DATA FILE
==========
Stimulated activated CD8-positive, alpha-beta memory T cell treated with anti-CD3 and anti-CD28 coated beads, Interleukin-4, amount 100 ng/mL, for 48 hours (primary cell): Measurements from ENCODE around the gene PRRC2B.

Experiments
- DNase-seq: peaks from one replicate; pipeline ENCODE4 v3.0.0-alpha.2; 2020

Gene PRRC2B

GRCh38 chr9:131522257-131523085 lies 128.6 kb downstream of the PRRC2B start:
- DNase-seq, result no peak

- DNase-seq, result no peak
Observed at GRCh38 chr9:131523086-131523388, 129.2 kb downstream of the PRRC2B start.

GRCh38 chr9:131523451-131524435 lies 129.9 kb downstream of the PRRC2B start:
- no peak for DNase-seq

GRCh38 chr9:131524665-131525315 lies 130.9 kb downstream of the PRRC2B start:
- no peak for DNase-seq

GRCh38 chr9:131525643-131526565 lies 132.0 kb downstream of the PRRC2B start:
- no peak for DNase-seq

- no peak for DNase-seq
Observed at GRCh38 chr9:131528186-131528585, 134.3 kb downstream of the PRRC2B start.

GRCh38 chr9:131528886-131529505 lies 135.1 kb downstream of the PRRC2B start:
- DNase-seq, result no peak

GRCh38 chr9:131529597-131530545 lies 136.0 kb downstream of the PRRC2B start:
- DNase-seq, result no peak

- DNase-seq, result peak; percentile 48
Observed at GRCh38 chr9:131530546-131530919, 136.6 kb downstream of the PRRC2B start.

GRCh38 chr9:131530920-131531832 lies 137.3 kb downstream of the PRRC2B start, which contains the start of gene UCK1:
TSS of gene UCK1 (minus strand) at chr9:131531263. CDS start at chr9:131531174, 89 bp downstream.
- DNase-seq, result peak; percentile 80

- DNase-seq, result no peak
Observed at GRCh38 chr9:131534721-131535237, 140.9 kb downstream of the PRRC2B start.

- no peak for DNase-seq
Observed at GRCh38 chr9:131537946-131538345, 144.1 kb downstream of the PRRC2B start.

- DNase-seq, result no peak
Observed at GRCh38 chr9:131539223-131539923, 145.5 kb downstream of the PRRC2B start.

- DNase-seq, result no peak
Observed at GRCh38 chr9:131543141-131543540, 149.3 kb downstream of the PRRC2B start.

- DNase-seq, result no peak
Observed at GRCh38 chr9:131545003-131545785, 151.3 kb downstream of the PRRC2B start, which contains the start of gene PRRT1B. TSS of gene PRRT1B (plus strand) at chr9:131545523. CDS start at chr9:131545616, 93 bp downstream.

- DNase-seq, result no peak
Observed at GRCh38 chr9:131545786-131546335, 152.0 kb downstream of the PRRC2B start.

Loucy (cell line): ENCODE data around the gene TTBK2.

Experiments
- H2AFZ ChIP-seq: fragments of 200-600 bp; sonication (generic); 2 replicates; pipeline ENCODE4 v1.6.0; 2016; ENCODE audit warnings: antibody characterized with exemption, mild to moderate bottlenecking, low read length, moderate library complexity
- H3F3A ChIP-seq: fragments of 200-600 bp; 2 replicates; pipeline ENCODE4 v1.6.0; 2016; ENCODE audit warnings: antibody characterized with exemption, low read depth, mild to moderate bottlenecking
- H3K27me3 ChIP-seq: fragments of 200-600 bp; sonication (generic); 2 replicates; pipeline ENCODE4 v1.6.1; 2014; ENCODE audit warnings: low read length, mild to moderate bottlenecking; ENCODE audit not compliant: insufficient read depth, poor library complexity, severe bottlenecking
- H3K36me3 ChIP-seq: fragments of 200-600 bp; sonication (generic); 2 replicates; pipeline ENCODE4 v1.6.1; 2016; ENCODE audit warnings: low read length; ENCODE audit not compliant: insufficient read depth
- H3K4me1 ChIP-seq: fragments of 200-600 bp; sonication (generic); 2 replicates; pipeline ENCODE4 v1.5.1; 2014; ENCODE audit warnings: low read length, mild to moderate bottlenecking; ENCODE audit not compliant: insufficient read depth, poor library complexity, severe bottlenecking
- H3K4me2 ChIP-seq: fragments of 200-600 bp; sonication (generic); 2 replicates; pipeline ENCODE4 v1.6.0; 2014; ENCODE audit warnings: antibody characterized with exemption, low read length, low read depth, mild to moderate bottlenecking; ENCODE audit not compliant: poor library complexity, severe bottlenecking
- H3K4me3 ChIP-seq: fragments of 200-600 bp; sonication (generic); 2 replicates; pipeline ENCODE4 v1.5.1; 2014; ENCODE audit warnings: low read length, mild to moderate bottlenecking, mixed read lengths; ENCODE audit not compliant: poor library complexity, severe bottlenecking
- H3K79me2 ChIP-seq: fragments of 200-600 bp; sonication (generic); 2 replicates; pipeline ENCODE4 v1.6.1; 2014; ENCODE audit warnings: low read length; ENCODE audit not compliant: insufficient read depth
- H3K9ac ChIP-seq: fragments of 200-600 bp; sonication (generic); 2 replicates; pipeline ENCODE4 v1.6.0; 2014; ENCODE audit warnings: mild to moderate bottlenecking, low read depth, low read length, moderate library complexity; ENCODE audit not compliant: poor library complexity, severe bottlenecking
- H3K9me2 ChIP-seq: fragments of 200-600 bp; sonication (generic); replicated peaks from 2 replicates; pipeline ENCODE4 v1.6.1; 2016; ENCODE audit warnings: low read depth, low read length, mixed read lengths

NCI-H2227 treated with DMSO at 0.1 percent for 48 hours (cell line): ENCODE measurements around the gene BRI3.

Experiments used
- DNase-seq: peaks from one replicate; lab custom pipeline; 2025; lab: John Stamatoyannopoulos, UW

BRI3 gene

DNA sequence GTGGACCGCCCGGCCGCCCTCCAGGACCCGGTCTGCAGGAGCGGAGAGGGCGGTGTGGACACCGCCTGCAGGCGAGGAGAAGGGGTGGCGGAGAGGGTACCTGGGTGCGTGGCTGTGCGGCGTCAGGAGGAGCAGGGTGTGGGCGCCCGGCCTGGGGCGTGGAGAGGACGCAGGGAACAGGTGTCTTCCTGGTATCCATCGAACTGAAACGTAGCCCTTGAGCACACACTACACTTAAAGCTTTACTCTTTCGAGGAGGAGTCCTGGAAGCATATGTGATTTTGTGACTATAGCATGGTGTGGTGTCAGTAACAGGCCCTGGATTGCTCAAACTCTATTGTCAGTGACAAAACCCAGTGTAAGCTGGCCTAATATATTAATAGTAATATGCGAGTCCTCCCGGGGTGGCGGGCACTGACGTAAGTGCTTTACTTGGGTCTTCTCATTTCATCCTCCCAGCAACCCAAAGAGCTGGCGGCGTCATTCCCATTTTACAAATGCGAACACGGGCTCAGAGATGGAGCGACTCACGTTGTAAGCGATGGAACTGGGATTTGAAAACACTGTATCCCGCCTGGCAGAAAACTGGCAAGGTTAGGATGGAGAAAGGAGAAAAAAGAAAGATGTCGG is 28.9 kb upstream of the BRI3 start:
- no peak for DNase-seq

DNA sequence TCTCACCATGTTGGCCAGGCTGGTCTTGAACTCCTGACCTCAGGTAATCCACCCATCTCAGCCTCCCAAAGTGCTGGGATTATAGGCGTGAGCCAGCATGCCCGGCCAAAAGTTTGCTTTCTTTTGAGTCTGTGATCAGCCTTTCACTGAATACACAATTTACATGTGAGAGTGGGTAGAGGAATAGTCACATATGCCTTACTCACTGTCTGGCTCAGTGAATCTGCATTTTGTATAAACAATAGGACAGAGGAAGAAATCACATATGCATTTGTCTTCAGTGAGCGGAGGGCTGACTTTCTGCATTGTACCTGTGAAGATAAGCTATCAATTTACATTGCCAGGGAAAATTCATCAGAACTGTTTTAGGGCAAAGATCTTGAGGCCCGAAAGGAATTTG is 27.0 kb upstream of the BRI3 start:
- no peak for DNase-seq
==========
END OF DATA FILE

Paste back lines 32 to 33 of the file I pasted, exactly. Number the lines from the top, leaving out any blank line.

- DNase-seq, result no peak
Observed at GRCh38 chr9:131543141-131543540, 149.3 kb downstream of the PRRC2B start.